“Dirty Jobs” host Mike Rowe explained to podcast host Megyn Kelly that there’s “7 million able-bodied men” who aren’t looking for work, saying that the issue was tied to a “will gap” rather than a “skills gap” since too many individuals appear to be addicted to their screens.
During his recent appearance on Sirius XM’s “The Megyn Kelly Show” podcast, the host asked Rowe why he believed that millions of men in America between the ages of 25 and 4 aren’t just unemployed, but they aren’t even looking for a job. Rowe said that the issue isn’t tied to a single reason, but multiple, and listed what he believed led to this “lopsided” workforce in America, calling it “troubling.”
He believes it’s not a matter of “labor disputes” when it comes to the lack of blue-collar workers, but instead began with the removal of shop classes in the 70s and 80s from high school. “It’s not a coincidence today that those vocations are the very jobs currently lacking in the market,” he explained. Combined with the push around the same time for more individuals to pursue higher education, he believes “we b****ed it all up.”
“To talk about the existence of 11 million jobs that virtually nobody wants juxtaposed with 7 million able-bodied men between the ages of 25-54 who are not only not working, that’s not the problem,” Rowe said. “They are affirmatively not looking for jobs. So you push all of that together, it really does make for a very disappointing kind of bouillabaisse.”
“College needed a PR campaign back in the 70s and 80s,” he added. “We genuinely needed more people to go in pursuit of some of this thing we call higher education. But we b****ed it all up. We didn’t just make the case for a four year school. We made the case at the expense of all other forms of education.”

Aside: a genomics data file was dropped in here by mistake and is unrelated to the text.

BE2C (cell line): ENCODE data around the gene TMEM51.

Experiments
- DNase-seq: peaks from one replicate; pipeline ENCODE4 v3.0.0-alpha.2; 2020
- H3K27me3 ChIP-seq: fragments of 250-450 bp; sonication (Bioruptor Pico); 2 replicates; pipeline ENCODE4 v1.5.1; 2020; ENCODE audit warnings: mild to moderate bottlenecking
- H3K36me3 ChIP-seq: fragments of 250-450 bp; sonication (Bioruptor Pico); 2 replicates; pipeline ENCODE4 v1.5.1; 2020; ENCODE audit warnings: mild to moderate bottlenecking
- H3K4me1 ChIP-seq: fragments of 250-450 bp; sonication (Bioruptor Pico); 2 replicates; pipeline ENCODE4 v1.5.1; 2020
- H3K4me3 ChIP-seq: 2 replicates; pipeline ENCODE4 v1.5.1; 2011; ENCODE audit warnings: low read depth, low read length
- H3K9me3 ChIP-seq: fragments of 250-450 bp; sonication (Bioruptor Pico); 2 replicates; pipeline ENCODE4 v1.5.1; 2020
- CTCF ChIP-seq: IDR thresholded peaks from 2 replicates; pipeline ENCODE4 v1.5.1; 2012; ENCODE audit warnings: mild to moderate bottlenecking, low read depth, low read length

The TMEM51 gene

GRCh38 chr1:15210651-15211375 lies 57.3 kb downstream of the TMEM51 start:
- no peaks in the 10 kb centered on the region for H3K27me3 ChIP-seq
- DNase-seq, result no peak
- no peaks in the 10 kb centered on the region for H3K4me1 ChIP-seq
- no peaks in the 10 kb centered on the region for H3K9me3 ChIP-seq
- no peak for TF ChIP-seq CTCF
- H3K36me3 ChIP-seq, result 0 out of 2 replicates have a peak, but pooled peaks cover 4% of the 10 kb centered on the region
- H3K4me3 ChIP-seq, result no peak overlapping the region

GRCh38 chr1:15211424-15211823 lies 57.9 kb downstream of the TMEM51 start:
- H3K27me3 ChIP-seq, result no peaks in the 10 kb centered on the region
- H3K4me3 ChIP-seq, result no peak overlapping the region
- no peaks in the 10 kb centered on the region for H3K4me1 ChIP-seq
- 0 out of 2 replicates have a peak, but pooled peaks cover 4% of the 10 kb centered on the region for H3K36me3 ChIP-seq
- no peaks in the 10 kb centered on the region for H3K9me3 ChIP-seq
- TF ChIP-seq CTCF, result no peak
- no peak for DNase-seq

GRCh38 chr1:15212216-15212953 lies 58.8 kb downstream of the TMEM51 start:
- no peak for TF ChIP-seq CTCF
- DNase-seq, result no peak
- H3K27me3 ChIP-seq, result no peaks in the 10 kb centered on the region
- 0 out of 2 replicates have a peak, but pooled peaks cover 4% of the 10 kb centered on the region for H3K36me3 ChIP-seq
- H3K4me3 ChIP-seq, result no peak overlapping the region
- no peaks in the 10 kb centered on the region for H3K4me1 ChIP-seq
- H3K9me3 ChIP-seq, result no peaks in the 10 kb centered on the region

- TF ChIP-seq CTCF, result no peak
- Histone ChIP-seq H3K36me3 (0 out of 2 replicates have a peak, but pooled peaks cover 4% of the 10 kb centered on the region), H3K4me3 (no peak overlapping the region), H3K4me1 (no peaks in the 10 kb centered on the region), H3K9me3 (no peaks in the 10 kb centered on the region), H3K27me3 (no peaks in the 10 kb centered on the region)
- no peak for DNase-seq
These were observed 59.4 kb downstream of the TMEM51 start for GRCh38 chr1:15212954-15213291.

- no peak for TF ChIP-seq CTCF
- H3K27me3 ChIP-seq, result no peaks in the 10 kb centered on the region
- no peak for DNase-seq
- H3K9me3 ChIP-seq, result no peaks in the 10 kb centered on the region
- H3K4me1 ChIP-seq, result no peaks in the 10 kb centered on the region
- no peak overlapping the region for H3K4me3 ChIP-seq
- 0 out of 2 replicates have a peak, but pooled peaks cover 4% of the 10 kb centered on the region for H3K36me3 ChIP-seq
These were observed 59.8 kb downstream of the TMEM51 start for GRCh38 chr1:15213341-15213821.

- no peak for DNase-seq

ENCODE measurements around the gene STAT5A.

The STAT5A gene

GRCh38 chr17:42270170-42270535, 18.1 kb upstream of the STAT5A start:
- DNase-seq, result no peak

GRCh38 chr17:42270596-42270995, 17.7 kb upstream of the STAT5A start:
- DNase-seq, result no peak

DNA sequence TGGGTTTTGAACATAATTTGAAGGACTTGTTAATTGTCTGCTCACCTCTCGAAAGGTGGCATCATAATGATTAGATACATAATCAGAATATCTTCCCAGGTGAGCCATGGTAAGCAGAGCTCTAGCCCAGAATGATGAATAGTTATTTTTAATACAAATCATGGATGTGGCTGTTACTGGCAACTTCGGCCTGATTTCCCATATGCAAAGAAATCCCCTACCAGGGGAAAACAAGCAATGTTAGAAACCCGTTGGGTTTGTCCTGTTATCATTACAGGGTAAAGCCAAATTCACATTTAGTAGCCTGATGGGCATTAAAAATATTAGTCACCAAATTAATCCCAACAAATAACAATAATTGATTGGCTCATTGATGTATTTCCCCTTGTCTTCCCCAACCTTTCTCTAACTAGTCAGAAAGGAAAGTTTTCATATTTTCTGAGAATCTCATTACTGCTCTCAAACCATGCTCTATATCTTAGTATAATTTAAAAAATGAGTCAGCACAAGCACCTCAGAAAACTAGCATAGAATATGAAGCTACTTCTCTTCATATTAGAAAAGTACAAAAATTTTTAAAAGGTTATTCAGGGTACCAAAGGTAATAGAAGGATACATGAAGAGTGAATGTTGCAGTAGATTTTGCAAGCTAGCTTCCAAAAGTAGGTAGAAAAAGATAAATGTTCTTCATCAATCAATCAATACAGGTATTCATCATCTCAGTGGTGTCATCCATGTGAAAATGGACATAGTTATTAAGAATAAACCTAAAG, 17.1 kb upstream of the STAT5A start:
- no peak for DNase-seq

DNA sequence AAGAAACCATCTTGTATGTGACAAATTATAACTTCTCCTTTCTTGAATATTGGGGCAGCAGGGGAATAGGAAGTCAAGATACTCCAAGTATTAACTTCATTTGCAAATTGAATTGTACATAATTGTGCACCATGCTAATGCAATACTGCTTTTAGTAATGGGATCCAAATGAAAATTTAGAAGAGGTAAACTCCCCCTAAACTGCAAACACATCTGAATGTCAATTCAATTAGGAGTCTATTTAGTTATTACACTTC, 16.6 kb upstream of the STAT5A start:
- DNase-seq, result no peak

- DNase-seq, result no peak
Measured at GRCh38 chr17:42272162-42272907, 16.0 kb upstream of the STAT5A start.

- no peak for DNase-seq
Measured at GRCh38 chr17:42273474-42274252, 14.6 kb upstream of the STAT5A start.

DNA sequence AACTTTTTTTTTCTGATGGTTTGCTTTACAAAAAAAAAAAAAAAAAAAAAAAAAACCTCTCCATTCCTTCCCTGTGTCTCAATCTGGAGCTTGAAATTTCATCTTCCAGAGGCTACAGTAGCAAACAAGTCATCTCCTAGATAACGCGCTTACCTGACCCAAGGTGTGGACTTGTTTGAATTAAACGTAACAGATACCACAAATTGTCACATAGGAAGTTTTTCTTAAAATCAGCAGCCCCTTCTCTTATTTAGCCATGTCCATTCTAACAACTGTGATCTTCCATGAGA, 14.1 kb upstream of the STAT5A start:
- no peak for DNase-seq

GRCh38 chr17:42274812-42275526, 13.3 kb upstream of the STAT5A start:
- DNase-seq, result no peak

“So, now there’s stigmas and stereotypes … all kinds of bull crap that keeps people from pursuing many of these 11 million open jobs right now that paradoxically are the very jobs that make civilized life for the rest of us,” the “Dirty Jobs” host continued.
Kelly pressed further about why seven million guys are just “sitting on the sidelines,” leading Rowe to reveal that he wasn’t sure if it was a “skills gap” anymore but a “will gap.”
“What the research indicates … a majority of that cohort of people we’re describing right now, these men, spend between 2,000 to 2,400 hours a year on screens,” the TV host shared. “That’s what they’re doing. Now the average work week extrapolated over a year is 2,080 hours. That’s their full-time job. They’re on their screens.”
“There’s something else going on in the country,” he added. “It’s unpleasant. It’s troubling. It’s important. And we have to talk about it. We have to find a way to stop looking at the workforce in terms of people who are unemployed and see it instead through the lens of the numbers of people who have affirmatively chosen not to work.”